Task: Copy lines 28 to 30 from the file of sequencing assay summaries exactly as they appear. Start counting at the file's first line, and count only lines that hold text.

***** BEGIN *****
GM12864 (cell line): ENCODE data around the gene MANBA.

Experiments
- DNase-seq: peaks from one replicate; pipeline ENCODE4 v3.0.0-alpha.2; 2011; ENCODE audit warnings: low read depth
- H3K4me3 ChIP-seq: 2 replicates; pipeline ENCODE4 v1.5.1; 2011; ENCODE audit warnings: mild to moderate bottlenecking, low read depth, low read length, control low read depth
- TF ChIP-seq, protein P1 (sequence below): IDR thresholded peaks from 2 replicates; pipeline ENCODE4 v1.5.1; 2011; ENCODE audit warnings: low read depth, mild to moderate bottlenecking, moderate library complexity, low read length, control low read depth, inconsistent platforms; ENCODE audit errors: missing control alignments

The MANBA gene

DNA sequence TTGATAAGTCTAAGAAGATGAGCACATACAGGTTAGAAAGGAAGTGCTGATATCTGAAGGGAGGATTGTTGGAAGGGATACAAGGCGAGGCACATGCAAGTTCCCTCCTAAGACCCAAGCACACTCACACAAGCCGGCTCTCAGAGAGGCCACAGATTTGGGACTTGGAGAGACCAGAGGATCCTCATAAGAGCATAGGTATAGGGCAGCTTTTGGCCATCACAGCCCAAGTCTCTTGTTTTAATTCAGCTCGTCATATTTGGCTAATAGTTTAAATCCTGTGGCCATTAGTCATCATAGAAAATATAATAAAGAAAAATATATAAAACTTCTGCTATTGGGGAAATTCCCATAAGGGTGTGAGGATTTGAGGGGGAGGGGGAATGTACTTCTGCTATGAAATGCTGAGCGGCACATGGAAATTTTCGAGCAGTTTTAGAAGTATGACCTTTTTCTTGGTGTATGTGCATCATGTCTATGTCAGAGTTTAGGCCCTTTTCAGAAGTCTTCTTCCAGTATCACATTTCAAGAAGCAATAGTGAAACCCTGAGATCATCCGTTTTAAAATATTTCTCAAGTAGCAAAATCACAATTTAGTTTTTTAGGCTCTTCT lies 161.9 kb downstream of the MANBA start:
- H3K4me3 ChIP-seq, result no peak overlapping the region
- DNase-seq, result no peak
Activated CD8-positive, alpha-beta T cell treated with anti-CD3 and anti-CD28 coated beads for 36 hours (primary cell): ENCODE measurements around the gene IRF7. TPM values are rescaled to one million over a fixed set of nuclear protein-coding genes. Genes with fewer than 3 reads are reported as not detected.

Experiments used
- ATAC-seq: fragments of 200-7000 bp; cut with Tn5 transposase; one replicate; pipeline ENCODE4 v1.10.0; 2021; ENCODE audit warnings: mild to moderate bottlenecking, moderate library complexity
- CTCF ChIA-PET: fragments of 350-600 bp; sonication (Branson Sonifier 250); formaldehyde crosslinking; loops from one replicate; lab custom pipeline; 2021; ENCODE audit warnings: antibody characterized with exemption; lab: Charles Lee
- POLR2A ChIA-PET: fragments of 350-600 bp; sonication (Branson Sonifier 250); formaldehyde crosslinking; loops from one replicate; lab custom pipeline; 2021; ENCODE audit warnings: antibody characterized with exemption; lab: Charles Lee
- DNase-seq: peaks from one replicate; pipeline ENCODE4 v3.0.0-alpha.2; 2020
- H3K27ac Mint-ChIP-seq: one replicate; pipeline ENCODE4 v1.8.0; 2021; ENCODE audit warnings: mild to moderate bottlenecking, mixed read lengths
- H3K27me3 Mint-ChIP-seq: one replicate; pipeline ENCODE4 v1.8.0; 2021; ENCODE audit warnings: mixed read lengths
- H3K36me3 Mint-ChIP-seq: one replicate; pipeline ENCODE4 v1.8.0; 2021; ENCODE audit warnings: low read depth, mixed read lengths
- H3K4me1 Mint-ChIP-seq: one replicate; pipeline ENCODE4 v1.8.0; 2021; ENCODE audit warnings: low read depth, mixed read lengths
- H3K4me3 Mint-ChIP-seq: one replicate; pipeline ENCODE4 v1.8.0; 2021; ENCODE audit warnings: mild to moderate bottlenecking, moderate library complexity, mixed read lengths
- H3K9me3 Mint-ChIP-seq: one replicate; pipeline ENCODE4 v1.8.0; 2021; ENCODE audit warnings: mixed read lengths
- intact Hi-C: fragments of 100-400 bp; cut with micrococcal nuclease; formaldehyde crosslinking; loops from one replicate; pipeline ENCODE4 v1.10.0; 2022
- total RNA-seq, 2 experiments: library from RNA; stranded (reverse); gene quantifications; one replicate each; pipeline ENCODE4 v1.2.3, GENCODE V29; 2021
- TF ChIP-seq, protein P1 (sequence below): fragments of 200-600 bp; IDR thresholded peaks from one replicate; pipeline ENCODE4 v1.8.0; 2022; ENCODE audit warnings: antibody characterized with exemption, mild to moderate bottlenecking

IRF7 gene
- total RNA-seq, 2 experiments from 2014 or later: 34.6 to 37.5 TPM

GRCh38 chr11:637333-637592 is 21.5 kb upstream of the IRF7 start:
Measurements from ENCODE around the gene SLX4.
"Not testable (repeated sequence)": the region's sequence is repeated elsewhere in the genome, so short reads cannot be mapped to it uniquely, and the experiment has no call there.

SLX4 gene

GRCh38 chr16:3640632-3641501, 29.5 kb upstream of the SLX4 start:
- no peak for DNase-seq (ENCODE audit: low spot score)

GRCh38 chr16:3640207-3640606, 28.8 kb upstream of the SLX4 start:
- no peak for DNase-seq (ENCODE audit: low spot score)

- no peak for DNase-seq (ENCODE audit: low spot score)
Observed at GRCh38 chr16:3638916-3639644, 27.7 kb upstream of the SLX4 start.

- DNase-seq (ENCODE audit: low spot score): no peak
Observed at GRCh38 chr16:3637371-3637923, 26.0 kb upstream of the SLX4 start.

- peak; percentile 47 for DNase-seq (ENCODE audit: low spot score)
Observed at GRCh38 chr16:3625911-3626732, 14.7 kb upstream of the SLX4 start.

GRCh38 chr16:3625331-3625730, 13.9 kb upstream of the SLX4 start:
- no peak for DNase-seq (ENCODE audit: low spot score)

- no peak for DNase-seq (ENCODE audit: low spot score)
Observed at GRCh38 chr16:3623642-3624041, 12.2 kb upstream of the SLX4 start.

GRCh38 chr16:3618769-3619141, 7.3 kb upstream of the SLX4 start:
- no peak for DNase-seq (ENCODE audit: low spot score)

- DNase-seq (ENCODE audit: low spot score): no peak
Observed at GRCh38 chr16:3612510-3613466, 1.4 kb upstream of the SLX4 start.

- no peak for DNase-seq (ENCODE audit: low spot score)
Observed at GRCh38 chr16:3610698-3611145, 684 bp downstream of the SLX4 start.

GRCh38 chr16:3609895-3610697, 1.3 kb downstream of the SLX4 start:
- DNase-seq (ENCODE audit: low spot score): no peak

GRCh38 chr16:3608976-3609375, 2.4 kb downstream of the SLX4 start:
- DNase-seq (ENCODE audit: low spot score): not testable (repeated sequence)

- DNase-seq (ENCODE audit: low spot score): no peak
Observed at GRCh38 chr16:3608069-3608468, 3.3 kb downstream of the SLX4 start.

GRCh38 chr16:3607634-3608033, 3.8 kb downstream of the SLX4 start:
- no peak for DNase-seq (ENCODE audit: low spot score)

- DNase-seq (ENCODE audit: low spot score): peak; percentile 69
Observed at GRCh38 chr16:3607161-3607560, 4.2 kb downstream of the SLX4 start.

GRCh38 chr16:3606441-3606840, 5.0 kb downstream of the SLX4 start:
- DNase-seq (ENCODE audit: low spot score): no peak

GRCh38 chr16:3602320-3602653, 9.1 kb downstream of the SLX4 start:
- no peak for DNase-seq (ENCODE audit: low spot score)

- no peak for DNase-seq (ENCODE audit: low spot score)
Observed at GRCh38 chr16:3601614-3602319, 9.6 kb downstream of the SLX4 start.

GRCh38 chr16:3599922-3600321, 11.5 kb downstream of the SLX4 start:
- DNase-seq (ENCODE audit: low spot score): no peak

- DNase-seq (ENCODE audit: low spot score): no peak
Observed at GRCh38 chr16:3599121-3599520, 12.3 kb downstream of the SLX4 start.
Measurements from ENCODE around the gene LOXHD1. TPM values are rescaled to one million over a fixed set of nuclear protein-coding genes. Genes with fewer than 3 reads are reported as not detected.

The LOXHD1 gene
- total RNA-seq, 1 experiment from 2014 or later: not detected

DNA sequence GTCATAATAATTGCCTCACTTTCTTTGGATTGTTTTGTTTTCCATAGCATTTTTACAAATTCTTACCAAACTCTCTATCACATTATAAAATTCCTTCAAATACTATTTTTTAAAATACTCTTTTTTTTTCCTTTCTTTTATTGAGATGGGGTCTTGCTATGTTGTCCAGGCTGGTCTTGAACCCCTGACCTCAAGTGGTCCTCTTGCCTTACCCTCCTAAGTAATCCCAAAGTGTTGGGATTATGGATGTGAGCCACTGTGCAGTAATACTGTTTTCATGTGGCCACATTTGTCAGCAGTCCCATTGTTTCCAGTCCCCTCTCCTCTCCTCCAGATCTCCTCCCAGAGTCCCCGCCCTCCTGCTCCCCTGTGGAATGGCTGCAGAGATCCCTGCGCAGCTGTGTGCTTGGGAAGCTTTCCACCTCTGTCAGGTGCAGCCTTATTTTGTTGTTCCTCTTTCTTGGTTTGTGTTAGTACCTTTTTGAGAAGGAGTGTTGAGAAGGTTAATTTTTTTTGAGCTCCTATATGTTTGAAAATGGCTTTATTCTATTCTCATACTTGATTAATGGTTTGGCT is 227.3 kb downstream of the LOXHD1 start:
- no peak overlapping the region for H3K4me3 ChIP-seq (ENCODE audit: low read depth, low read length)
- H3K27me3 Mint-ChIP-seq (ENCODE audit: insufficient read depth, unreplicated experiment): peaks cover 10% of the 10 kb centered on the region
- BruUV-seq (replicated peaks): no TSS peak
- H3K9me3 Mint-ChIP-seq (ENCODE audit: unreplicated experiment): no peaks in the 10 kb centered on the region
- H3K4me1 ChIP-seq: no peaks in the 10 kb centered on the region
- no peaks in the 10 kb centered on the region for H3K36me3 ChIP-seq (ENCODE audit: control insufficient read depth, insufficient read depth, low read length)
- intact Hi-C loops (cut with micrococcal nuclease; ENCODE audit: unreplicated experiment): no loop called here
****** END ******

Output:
Measurements from ENCODE around the gene SLX4.
"Not testable (repeated sequence)": the region's sequence is repeated elsewhere in the genome, so short reads cannot be mapped to it uniquely, and the experiment has no call there.

SLX4 gene